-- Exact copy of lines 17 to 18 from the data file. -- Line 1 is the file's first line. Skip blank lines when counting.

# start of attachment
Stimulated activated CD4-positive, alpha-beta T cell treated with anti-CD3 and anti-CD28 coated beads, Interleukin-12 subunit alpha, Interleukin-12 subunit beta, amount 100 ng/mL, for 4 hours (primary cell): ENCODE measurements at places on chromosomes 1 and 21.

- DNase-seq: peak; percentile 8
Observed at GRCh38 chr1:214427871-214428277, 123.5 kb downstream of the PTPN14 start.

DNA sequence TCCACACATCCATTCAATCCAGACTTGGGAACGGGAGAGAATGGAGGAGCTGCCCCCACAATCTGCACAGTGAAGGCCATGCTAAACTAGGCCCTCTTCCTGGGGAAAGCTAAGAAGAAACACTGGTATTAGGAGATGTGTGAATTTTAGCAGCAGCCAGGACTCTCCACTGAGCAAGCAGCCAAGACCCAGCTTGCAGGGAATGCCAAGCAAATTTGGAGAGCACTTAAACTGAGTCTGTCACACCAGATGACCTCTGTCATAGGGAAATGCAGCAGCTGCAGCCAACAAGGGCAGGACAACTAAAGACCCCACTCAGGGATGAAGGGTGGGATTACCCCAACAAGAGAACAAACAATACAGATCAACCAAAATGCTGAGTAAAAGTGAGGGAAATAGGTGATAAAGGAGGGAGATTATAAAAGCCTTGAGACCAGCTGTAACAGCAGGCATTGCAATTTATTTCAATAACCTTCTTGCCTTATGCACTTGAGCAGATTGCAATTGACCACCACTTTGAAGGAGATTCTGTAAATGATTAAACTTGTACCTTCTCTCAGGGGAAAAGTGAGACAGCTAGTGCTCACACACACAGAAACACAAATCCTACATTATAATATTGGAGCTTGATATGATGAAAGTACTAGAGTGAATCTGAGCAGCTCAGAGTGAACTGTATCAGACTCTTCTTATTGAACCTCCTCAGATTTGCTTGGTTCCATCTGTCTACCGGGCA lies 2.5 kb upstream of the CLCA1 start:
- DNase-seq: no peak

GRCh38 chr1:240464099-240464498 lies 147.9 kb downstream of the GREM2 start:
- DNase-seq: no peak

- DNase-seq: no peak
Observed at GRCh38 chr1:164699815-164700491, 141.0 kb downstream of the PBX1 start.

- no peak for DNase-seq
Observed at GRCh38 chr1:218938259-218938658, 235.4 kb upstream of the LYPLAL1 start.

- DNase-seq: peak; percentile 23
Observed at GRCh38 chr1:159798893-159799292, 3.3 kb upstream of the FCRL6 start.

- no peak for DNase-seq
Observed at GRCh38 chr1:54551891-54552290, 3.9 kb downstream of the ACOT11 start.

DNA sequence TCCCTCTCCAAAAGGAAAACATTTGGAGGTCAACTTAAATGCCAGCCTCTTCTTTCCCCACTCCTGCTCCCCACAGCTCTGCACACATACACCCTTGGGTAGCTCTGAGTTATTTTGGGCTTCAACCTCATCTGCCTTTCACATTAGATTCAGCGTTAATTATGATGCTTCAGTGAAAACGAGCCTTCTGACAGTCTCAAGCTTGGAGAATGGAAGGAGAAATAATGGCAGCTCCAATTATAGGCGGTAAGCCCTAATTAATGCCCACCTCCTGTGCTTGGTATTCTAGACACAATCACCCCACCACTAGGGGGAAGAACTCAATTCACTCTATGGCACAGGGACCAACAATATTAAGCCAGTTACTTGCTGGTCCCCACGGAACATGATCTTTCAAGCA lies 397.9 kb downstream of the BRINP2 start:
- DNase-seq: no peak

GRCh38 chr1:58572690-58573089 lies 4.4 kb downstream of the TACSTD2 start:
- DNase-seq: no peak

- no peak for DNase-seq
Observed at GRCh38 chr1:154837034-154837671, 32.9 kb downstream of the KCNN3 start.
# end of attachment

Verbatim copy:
- DNase-seq: no peak

GRCh38 chr1:58572690-58573089 lies 4.4 kb downstream of the TACSTD2 start: